A huge misunderstanding many of my students have is that the government produces wealth. After all, the politicians seem to imply that they can produce jobs, save the economy, and devote more money for grandma’s retirement at the same time. None of these measures produce wealth. It is up to you and I to do that. The confusion lies in the fact that the government does indeed produce money.
“Money is different than wealth,” I say as their faces lose all expression. That is when I break out the pencils. Holding up four brand new pencils I say “Imagine these four pencils represent all of the wealth in the country. I could pass them out to four of you and each would have 25% of all the wealth in the nation.” At this point the students want to be one of the lucky four!
“Wait, there is not enough money to go around, we need more. So what happens if I break all of the pencils in half? How many do I have?” Students can quickly respond “Eight.” What if we broke each one two more times? Doubling 8 is 16 and doubling 16 is 32. Now we have enough to give one to every student in the class. Now everyone has a portion of the national wealth, but stop… think … discuss at your tables… by dividing the wealth have we become more wealthy? Why or why not?” (teacher waits for discussions to take place and then randomly selects students to respond).
“Think about the tiny pencils that this produces. Do they have the same value as the originals? Can you write for the same amount of time as the whole pencils?” I then call on a student that frequently needs to borrow pencils from the jar on my desk, we’ll call him Johnny. “When you reach in to borrow a pencil from me, do you look for the smallest one in the jar?” “No,” says Johnny “I get a big one.” “Why?” I ask. The response varies, but the central theme we settle on is that the bigger ones are better. Returning to the class “Of course they are better, they last longer and you can do more work with them.”
The only thing that make a dollar different than monopoly money is that each dollar represents (or used to represent) physical gold in the US Treasury. Yes, I go into a brief tangent about the loss of the gold standard in our nation, but we need to remain focused. At the end of the day, that dollar still represents a portion of the national wealth.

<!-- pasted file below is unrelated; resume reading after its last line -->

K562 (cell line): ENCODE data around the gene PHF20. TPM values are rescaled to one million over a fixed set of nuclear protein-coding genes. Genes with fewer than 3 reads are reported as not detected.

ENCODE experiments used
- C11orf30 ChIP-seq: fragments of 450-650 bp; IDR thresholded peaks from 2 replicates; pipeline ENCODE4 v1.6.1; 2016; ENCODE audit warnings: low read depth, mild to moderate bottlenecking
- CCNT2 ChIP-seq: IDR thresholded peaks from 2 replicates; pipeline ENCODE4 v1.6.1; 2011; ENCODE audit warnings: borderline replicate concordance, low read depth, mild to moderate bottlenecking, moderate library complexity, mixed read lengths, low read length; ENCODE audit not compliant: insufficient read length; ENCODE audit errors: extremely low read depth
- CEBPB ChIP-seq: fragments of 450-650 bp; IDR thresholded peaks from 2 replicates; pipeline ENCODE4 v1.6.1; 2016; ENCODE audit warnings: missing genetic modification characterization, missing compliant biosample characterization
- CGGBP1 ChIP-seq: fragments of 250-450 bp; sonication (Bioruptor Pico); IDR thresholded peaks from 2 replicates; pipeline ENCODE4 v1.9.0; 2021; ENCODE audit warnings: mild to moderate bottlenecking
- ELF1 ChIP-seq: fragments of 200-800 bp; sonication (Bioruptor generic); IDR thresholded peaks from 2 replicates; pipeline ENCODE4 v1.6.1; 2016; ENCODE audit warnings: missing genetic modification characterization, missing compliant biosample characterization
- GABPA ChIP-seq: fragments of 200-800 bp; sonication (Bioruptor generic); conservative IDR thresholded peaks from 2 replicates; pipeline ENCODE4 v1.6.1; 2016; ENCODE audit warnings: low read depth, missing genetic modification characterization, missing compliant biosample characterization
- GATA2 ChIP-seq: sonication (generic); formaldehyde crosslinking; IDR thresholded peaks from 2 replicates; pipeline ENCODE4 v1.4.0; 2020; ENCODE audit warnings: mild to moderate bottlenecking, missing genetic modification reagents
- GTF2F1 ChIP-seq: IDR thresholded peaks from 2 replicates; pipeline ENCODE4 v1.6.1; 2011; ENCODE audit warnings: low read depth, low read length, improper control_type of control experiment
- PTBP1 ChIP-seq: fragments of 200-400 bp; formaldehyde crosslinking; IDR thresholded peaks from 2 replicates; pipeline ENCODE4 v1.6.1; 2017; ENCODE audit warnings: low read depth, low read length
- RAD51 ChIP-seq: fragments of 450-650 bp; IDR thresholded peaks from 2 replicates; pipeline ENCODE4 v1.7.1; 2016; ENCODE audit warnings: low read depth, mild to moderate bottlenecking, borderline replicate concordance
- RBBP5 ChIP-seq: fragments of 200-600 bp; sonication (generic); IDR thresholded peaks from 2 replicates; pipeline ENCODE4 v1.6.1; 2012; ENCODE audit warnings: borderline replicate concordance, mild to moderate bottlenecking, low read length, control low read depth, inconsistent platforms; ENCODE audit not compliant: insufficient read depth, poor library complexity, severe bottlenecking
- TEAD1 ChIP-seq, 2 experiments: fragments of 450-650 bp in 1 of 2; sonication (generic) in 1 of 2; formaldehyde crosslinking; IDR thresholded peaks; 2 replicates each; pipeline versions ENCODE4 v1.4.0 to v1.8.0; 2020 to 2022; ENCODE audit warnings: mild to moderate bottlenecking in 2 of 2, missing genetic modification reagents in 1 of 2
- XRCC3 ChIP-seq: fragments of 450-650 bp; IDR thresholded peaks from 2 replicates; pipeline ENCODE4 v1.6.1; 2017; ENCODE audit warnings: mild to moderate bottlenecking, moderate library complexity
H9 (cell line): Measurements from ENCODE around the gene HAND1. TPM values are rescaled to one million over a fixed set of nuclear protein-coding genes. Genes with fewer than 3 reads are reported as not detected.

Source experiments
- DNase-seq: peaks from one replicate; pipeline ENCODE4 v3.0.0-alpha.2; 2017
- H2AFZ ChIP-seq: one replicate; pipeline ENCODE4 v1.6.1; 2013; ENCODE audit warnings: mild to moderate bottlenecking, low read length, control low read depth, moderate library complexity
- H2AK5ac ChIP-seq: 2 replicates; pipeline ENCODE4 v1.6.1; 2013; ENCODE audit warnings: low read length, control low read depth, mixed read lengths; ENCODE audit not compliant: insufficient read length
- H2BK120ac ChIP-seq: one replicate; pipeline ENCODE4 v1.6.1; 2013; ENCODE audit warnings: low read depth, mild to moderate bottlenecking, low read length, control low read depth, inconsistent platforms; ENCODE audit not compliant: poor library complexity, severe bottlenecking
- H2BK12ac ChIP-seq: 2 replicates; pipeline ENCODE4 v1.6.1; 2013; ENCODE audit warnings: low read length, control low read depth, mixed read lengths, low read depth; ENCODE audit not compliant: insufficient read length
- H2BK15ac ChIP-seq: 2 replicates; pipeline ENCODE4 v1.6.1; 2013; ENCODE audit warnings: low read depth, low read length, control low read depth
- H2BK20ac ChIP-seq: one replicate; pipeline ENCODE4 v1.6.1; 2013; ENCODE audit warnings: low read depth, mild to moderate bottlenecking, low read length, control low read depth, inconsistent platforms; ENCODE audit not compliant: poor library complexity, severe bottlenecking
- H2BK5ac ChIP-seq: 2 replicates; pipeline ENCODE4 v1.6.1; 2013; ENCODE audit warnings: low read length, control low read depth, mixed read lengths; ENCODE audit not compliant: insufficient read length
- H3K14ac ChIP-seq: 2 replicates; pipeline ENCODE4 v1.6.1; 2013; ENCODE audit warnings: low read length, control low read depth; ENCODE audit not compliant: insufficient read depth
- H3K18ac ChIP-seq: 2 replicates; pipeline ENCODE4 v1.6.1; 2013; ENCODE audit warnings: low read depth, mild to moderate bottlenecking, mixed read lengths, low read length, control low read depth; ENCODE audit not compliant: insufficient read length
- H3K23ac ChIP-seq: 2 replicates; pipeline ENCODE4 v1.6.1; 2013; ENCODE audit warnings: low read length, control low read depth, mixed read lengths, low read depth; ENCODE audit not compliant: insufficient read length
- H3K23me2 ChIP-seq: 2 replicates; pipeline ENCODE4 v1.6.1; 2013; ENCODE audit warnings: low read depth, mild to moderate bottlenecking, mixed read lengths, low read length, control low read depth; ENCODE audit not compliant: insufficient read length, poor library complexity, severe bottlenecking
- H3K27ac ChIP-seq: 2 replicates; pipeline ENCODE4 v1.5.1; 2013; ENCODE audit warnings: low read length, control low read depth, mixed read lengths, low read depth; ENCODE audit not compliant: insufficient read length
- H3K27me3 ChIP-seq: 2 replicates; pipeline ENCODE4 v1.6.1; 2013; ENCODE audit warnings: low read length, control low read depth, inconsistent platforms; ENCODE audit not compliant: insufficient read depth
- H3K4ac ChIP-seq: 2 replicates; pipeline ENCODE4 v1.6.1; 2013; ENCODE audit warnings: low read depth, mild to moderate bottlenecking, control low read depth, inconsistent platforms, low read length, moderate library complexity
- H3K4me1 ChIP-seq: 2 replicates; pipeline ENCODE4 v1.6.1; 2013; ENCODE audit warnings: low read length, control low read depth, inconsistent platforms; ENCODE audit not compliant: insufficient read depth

The wealth of the nation does not improve when we print more money. Unless we are adding gold to the treasury, we only divide the wealth that each dollar represents into smaller pieces. Like the small pencils, each dollar is now less valuable, does not last as long and cannot do the same amount of things as it once did.
I tell students how I used to earn only 3.00 an hour, but a comic book cost was only 50 cents. Now that comic costs over $2.50. “Has the value of the paper changed?” I ask. “No,” answering my own question, “the value of my dollars have changed. Every time our nation prints more currency without taking the same quantity of currency out of circulation, we all become instantly poorer because the dollars in our bank accounts or hiding under our mattresses has become less valuable.”
I am writing this because this lesson has been effective to explain the relationship between money and wealth. I thought it might help other children and adults who find this concept difficult to understand. Bear in mind I do not have the time in my middle school class to discuss inflation, regulations, increased labor costs, increased taxation and other factors that contribute to the increase in the costs of goods and services, but this is a good lesson that causes students to look differently at money. I hope it serves you as well.